4. A lack of communication. Honestly the first 50% of the book was not necessary. In the beginning, Kit questions whether or not Skye has been affected by the goblins in some way. He literally owns a letter from his ancestor explaining the symptoms of a goblin curse, but then thinks himself crazy for even thinking of mentioning it to Skye. Who is Experiencing. The. Same. Symptoms. If she wasn’t cursed, all he’d have to do was laugh it off as a joke. He questions whether she’s been affected at ~20% into the book, but doesn’t realize that he’s been right the entire time until ~50% of the book.

In conclusion, while I think the premise is super interesting and fun, I would have loved to see less of a focus on romance at the beginning, and a stronger fleshing out of the curse, the trials the four characters must go through to break the curse, and the aftermath of dealing with a relationship primarily formed through being forced together. I unfortunately have to give this book 1 star. However, the plot and atmospheric writing, will have me picking up another Molly Ringle book, when she releases something new.

Fantasy, LGBT+, Young Adult

Carry On – Rainbow Rowell


“I am going to die kissing Simon Snow. Aleister Crowley, I’m living a charmed life.”

 I had heard about this book through BookTube, and other various media platforms and knew that since I had read previous books from Rainbow Rowell, that I would probably come to love this one as well. And I wasn’t wrong. Carry On is able to walk the fine line between tropes, as well as throwing in some amazing homages to the likes of Harry Potter and satirical nods to our favourite books such as Twilight. “I know what you are“… yes I bet you do, Simon.

I found this book so cute and the relationships between Simon, Baz, Penny, and Agatha to be absolutely realistic and mesmerizing. It made me laugh, it made me sad, and it made me cheer for these young people on their quest to solve a murder, and a growing threat from an unknown power, the Humdrum.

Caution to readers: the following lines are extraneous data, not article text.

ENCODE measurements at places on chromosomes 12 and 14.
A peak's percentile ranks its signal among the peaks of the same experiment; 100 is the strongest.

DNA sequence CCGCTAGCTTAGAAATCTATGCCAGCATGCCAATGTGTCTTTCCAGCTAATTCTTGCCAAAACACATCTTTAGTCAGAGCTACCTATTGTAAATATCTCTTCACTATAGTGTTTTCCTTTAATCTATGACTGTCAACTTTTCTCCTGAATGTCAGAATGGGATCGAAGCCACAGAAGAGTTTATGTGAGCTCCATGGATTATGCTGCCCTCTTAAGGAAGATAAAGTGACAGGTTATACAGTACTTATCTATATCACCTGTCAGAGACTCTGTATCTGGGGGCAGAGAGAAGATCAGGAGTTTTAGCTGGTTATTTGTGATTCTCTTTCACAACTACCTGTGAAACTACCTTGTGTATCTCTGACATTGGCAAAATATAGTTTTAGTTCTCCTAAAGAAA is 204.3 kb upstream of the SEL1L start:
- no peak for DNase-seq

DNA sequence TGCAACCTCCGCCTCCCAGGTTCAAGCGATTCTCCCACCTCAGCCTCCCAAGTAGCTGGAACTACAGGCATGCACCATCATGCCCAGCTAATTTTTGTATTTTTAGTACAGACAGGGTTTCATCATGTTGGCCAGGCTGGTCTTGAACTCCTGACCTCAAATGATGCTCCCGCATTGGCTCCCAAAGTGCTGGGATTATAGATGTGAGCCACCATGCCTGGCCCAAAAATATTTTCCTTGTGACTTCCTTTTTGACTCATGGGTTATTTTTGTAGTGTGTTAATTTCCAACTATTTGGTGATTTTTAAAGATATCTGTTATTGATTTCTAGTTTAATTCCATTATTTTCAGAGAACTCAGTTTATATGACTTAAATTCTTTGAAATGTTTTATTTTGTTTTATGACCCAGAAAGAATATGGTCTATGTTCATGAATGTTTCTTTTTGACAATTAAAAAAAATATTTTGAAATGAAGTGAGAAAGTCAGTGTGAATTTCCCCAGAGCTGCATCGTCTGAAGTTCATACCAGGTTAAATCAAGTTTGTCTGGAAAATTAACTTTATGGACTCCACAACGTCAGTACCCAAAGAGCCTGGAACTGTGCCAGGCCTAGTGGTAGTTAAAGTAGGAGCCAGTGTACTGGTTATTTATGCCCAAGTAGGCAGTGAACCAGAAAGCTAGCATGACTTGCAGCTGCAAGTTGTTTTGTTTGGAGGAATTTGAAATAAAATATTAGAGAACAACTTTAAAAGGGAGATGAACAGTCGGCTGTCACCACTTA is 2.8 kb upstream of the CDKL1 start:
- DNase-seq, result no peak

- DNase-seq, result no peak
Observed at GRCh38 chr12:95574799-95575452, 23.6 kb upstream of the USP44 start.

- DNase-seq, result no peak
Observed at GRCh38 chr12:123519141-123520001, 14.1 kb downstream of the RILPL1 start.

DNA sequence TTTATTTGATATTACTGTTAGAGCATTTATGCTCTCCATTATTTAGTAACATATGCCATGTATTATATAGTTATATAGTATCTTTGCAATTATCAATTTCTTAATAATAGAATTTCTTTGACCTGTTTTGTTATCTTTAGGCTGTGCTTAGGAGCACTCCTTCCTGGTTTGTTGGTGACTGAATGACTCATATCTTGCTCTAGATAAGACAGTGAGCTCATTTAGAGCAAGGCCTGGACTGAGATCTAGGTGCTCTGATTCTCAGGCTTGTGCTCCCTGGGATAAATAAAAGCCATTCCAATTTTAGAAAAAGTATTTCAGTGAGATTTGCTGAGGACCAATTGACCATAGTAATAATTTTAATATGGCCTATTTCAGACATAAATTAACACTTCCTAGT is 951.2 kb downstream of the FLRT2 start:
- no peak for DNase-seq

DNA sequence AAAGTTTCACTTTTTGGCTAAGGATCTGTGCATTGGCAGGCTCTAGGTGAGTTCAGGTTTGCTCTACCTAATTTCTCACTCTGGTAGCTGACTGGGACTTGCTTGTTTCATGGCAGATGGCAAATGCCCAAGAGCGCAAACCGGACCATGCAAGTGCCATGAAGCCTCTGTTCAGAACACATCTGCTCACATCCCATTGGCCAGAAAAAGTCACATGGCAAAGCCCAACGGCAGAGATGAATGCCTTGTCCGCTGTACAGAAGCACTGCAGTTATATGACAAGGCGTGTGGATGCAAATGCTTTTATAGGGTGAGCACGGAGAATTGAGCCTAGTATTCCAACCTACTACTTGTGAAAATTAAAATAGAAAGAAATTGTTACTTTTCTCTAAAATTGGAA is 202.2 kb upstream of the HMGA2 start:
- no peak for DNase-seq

The nod to Harry Potter was subtle and gave me just enough of a nostalgia kick without going overboard. And as a self-professed lover of fanfiction (*ahem*and writer of it*ahem*), I loved the cute tropes that are present and beloved in some of the best fanfiction out there. ‘The Chosen One’ – trope, for example, is not one that I usually gravitate towards but I loved the twist on it, and the story that accompanied how the chosen one was meant to be.

Also, rarely do we see LGBT+ characters in mainstream novels, and I am so glad to have found one that aims to bring these lovely characters into the spotlight. I would have preferred a bit more information delving into the characters complex backgrounds and upbringings (specifically Simon), and his growing acceptance of his own fluid sexuality, but the discussion is good to have and I’m glad to see this in more mainstream media as the years go by.

My only gripe with the novel, is that I would have loved a more detailed description of the actual school itself. I always loved reading about Harry, Ron, and Hermione, and the classes that they went to. I am also aware that this is one book, instead of seven, and so some background needed to be cut in order to focus more on the characters and their interactions.

I loved this book, and gave it 4.5 stars. Any suggestions for books that are similar to this, feel free to let me know!